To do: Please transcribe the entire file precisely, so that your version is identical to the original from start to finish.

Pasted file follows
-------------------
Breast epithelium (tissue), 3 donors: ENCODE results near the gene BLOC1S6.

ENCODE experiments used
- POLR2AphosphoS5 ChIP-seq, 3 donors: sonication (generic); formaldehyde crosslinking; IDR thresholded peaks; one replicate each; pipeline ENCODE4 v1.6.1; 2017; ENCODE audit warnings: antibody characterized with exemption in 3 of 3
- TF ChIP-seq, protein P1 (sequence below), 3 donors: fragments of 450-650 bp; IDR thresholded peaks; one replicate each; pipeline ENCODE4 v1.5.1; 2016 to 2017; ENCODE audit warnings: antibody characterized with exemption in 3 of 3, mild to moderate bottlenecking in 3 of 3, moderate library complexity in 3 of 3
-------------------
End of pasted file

Breast epithelium (tissue), 3 donors: ENCODE results near the gene BLOC1S6.

ENCODE experiments used
- POLR2AphosphoS5 ChIP-seq, 3 donors: sonication (generic); formaldehyde crosslinking; IDR thresholded peaks; one replicate each; pipeline ENCODE4 v1.6.1; 2017; ENCODE audit warnings: antibody characterized with exemption in 3 of 3
- TF ChIP-seq, protein P1 (sequence below), 3 donors: fragments of 450-650 bp; IDR thresholded peaks; one replicate each; pipeline ENCODE4 v1.5.1; 2016 to 2017; ENCODE audit warnings: antibody characterized with exemption in 3 of 3, mild to moderate bottlenecking in 3 of 3, moderate library complexity in 3 of 3